After the Decluttering

Analiese Kreutzer Home & Design, Lifestyle

Whether you’ve cleaned out just a couple of closets or gone full Marie Kondo with your efforts to declutter, what you’re left with is a pile of stuff you need to get out of your home. When it comes to that next step, putting things in the trash should be your last resort. It took time to accumulate all that stuff, so take a little time to redistribute it responsibly.

First, think about people you know who might be able to use what you no longer can. A neighbor with young children might appreciate some of the toys your kids have outgrown, or maybe your nephew could use that spare set of dishes for his new apartment.

Next, take a wider view. Is there anything in your castoffs that your community’s schools, churches, libraries or shelters could use? Our local libraries collect books for their sales. Teachers need classroom supplies. Churches always have programs that reach out to the less fortunate, and some adopt needy families who could use your old furniture, household goods or clothes. Animal rescue groups almost always need blankets and towels.

If you’re anxious to clear out quickly, there are lots of groups that take donations that include clothing, household goods, toys, furniture and more. Always check each organization’s website for lists of accepted and not accepted items, because it varies from group to group. Make sure clothes are clean and in good condition and appliances and electronics work.

  • The Salvation Army. You can drop off your donations at nearby locations in Ashburn, Rockville or Alexandria or arrange a free pickup, especially if you have a large donation or big pieces of furniture. Go to org for more information.
  • Goodwill. There are 17 Goodwill locations in the greater DC area. You can drop off items or arrange for a free pickup, but Goodwill also gives you the option to pack and ship your donations to them for free by printing a label from their website at org/donation.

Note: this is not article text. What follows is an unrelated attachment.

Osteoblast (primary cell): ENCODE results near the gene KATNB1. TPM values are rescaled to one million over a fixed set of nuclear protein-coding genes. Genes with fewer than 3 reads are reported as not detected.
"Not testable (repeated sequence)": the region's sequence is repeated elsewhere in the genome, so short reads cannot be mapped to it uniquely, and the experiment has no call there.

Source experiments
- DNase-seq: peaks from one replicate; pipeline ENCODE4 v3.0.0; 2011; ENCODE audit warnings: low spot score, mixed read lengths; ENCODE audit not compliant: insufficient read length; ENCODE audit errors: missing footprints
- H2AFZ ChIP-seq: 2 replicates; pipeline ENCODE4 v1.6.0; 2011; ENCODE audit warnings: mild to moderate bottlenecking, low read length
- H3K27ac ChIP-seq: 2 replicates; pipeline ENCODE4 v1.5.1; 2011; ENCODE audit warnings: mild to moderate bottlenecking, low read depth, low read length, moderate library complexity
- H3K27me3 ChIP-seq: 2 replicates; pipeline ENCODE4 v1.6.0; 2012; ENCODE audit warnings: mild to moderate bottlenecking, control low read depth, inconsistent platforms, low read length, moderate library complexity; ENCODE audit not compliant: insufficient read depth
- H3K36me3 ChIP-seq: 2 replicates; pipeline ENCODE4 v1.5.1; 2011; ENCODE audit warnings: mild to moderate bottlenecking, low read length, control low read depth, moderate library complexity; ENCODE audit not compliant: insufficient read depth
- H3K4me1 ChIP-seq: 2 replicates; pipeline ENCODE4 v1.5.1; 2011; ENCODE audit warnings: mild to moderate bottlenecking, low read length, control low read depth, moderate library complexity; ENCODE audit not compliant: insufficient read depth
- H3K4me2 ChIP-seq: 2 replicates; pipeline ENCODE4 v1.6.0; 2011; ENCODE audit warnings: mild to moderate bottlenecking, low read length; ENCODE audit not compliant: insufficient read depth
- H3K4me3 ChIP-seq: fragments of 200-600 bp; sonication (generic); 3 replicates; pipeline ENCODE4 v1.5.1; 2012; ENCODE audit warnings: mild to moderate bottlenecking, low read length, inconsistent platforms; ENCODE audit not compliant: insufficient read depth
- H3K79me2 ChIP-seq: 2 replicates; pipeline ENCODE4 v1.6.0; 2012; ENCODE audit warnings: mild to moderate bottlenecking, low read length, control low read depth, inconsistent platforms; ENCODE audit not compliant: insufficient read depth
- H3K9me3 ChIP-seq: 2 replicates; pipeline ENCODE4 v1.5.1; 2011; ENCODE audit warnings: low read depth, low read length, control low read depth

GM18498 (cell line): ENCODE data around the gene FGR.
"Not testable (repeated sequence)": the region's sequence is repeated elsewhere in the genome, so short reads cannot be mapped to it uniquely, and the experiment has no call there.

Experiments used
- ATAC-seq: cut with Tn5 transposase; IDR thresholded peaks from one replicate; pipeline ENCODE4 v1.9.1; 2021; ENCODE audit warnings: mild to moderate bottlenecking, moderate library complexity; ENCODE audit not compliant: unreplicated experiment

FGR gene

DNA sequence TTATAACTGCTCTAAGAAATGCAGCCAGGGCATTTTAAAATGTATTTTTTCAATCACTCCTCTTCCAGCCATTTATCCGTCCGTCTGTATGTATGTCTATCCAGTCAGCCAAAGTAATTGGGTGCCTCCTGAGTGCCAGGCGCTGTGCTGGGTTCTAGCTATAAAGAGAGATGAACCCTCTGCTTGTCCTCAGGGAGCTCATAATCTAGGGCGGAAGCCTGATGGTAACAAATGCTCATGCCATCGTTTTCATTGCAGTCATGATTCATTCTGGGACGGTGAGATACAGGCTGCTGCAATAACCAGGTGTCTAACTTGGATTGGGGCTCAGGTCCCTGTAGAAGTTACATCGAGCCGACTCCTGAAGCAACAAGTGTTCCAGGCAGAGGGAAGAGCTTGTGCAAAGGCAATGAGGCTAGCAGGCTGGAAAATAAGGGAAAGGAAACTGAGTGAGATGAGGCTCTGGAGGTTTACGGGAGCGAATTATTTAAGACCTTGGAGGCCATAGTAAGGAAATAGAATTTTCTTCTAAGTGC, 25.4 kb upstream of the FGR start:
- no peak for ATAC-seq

• National Children Center. This organization provides opportunities for people with intellectual and developmental disabilities. Locations in Rockville and Manassas accept donations, or you can schedule a pickup at org.
  • GreenDrop. If you want your items to go toward supporting the National Federation of the Blind, the Military Order of the Purple Heart, the American Red Cross or the Society of St. Vincent de Paul, then go to com to arrange a pickup. GreenDrop does operate some drop-off centers, with the closest ones in Alexandria and College Park.

If you want to try to sell some of your items, local consignment shops, eBay, Craigslist and Nextdoor all provide options for doing that, or if you’re willing to store the items until spring, you could hold a garage sale.

For items that can’t be donated, such as older televisions, broken appliances, paint and building materials, you can take them to the Fairfax County Transfer Station. Depending on what you have, you may need to pay a small fee, but you’ll be directed to specific areas at the site to drop off your items, where they will be recycled or disposed of responsibly. The transfer station is located at 4618 West Ox Road in Fairfax. Click here to learn more.